It’s quiet here this morning so I’ll be whispering this to you.
I am gazing out the window at a “lawn” of crunchy orange fallen leaves. Lawn is in quotes since ours is a camp-like sort of woodsy landscape. I love how it looks. It’s a trade-off. Tall trees provide beauty and lovely shelter for busy creatures. Yet they also create a canopy too shady for dense green grass to flourish. I am told someone will arrive this week to labor and erase the yellow and orange from the ground. So I’ll savor the beauty til then.
Just now, I’ll let the evolving colors of my thoughts emerge, drift, and gently land where they may.
Yesterday, I kept busy with long overdue organizing and housekeeping, beginning with my closet and bedroom. While I always feel better when it’s done, the process was anything but enjoyable. It isn’t the manual labor and cleaning I dread. It’s my deep sensitivity. My fingers touching the stored sentimental bits and pieces. The dozens of decisions to make about what stays and what goes.
On a high shelf, a basket containing an urn with Bella Luna’s ashes and toys had to be removed for dusting. Our shihtzu may have left us three years ago, but her presence is strong here still. Death’s sting felt fresh as I handled what brought our family so much joy and pleasure.
Letting go of a pet, a loved one, or a dream is an ongoing exercise in deepening, and I know you understand.
I suppose the hidden blessing is how hearts are capable of forming such miraculous bonds which defy time and space. One of my spiritual mentors says grief is love with no place to go; a mysterious pathway to transformation. This feels true to my spirit just now. I’m reminded of how when left to my own devices, I simply want to cling. Cling to the lovely familiar, to those easiest to love, to inspiring words and ideas.
But the trees in my autumn yard teach a higher consciousness.
Their branches bravely let go for the season, and what appears to be sorrowful death for the tree is a path to transformation.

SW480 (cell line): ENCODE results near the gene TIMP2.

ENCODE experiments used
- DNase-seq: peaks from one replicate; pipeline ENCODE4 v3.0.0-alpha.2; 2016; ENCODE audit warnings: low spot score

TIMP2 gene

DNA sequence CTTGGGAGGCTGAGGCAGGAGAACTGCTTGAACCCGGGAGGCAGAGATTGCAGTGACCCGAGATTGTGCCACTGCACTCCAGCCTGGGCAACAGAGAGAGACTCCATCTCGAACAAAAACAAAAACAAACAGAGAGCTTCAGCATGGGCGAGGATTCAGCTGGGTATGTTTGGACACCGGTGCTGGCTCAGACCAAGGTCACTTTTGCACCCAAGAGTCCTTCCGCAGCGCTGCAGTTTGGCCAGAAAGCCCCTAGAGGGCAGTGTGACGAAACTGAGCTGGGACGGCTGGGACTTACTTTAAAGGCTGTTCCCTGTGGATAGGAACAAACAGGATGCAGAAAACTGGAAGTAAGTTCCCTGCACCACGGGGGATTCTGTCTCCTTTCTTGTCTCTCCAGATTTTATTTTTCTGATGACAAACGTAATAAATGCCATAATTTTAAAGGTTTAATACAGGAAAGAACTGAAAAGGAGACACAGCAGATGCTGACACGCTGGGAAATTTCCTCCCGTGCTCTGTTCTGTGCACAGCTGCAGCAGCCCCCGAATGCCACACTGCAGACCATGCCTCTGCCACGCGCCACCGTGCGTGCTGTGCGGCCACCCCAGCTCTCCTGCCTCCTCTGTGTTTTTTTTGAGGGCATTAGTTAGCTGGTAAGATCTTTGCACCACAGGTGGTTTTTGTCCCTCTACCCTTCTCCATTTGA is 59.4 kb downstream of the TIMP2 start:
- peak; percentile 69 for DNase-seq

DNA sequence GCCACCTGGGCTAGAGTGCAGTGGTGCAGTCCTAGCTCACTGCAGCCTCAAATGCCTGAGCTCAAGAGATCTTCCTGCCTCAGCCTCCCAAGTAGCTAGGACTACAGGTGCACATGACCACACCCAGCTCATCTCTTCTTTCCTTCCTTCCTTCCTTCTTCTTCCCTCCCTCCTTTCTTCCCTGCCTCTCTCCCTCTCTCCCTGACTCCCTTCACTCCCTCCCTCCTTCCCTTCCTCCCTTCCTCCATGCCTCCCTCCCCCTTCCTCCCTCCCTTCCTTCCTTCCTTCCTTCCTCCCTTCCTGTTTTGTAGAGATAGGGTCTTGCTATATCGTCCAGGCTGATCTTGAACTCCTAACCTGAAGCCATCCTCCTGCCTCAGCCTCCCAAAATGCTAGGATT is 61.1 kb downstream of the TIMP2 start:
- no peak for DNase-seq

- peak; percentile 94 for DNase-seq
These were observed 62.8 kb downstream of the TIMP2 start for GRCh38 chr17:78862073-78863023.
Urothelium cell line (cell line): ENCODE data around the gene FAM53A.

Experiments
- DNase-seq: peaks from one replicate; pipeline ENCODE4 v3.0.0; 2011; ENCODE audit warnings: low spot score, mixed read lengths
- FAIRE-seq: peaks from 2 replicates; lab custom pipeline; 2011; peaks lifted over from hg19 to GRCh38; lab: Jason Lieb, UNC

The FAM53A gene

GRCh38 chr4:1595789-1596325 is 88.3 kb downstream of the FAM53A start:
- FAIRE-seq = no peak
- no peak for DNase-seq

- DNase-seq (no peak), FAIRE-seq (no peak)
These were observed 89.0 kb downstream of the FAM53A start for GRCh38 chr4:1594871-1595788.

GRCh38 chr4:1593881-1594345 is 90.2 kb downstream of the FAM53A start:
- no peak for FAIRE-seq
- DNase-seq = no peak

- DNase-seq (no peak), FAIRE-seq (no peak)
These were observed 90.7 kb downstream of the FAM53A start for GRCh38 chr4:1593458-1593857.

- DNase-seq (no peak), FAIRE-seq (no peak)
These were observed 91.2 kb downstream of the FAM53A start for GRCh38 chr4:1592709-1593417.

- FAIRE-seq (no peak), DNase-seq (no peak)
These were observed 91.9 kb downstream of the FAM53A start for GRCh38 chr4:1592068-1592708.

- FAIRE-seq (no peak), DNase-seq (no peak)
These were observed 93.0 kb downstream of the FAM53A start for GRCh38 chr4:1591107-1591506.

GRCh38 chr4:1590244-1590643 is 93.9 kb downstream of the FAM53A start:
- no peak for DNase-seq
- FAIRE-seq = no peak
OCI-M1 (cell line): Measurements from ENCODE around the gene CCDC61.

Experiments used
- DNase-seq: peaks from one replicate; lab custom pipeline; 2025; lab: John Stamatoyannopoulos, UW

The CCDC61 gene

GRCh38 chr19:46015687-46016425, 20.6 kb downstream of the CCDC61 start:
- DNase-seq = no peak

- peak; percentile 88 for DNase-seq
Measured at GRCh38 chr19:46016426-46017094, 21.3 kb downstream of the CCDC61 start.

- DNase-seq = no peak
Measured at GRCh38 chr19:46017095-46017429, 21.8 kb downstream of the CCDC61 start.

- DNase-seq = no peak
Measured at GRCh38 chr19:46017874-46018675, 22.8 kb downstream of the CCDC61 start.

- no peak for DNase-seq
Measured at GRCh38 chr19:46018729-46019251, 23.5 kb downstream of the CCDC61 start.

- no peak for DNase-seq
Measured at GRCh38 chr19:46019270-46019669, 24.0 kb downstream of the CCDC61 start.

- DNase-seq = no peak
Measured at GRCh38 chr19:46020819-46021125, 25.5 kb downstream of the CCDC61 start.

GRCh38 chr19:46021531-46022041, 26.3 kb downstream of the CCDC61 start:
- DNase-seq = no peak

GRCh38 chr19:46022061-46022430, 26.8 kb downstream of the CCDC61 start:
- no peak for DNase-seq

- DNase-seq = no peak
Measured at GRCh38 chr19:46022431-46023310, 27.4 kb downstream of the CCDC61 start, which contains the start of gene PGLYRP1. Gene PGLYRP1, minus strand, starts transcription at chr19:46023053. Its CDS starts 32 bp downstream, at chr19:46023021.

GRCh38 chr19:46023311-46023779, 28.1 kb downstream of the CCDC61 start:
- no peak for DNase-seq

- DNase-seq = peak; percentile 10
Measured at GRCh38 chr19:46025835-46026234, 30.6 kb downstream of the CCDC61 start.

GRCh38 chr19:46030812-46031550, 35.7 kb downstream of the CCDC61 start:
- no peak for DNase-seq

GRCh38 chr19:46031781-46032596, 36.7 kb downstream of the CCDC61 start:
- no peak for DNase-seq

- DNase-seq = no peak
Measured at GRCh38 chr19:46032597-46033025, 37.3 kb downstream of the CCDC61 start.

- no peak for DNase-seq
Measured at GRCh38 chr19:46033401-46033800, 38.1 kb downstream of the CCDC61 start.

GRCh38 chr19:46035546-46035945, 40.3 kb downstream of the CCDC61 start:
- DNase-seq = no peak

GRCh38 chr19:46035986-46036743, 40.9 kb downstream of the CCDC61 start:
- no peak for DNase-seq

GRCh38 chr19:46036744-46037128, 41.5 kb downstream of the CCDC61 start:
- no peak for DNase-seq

The day before yesterday, I spent time at the piano, and a fragment of a new song came forth with lyrics and chords arriving simultaneously as they typically do. “I long to tell you a secret – But I’m afraid you’ll run away – For what I have seen – I have seen with the eyes of my soul – There’s more in this life – to receive, to trust, to hold – First, let go.”
Indeed, fall’s magic and wisdom for letting go will not be wasted on this woodland fairy.
Three days back was our firstborn’s birthday, and mother and son had an encounter during a casual lunch. For me, it felt so much like an encounter with Christ that I am led to think it was. A beggar approached us as we were eating, handing us a note. Luke proceeded to read it as the gentleman backed away from the table. My son’s eyes became these precious blue saltwater pools as he summarized for me. The note explained he was deaf, was sorry to disturb us, was sorry he was begging, was afraid since his homelessness is new after recently losing his father. He was collecting funds to pay for a motel for the night.
I couldn’t empty my wallet quickly enough – so moved by his needs. We embraced him, and he was full of relief and emotion. (I wanted to wash his clothes – and I may go find him this week and offer.) When we asked if we could buy him lunch, he was delighted. We scribbled notes and typed on our phones to communicate and brainstorm housing options. He did not want to return to the rescue mission downtown because of the mentally ill company and unpredictability he experienced there. Something unspeakable occurred the last night he stayed at the mission, and he was determined never to return.
Imagine sleeping in a public space with strangers with the added vulnerability of deafness.
His hands were signing ‘thank you,’ while ours clutched our hearts. Our brother kept offering us the treasure and truth of his story. This included directing attention to fresh stitches and scars from a recent major surgery which surely complicated his already dire circumstances. You might think the bold gesture as he raised his shirt would embarrass or frighten us in a public place, but it certainly did not.
His sacred scars were offered as a gift.
Once you enter into intimacy with another so vulnerable, broken, and Christ-like, you can never really leave unchanged.
It wasn’t a birthday lunch interrupted; it was an opportunity for our souls to awaken to compassion, to mercy. For it’s there we find the face of God.
Awakened, you see life not as a series of obstacles to overcome or as time to achieve and produce, but as a school of higher love. It’s all rather humbling. What a blessing, this Source of limitless grace. This chance to see we are a divine branch on a trustworthy vine.
This knowing we can free fall because the welcoming ground is safe too.
If you’re on Instagram (follow me!), I shared some London moments like this.
Peace to you right where you are.
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